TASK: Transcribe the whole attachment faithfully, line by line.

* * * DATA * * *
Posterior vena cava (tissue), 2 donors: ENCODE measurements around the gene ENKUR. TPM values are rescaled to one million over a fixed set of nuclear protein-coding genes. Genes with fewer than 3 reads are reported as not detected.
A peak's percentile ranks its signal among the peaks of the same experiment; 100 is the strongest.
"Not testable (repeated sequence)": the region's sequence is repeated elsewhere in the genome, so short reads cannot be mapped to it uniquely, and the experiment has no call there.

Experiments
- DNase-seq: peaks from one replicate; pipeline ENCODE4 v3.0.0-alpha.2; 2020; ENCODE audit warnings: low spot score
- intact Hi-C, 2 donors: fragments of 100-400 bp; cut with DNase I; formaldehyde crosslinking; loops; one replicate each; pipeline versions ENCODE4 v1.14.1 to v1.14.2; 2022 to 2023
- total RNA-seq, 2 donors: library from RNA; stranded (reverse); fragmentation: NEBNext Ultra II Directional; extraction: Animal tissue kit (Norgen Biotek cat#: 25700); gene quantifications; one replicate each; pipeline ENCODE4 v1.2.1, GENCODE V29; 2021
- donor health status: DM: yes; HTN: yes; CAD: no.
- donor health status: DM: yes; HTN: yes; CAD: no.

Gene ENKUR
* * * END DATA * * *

Posterior vena cava (tissue), 2 donors: ENCODE measurements around the gene ENKUR. TPM values are rescaled to one million over a fixed set of nuclear protein-coding genes. Genes with fewer than 3 reads are reported as not detected.
A peak's percentile ranks its signal among the peaks of the same experiment; 100 is the strongest.
"Not testable (repeated sequence)": the region's sequence is repeated elsewhere in the genome, so short reads cannot be mapped to it uniquely, and the experiment has no call there.

Experiments
- DNase-seq: peaks from one replicate; pipeline ENCODE4 v3.0.0-alpha.2; 2020; ENCODE audit warnings: low spot score
- intact Hi-C, 2 donors: fragments of 100-400 bp; cut with DNase I; formaldehyde crosslinking; loops; one replicate each; pipeline versions ENCODE4 v1.14.1 to v1.14.2; 2022 to 2023
- total RNA-seq, 2 donors: library from RNA; stranded (reverse); fragmentation: NEBNext Ultra II Directional; extraction: Animal tissue kit (Norgen Biotek cat#: 25700); gene quantifications; one replicate each; pipeline ENCODE4 v1.2.1, GENCODE V29; 2021
- donor health status: DM: yes; HTN: yes; CAD: no.
- donor health status: DM: yes; HTN: yes; CAD: no.

Gene ENKUR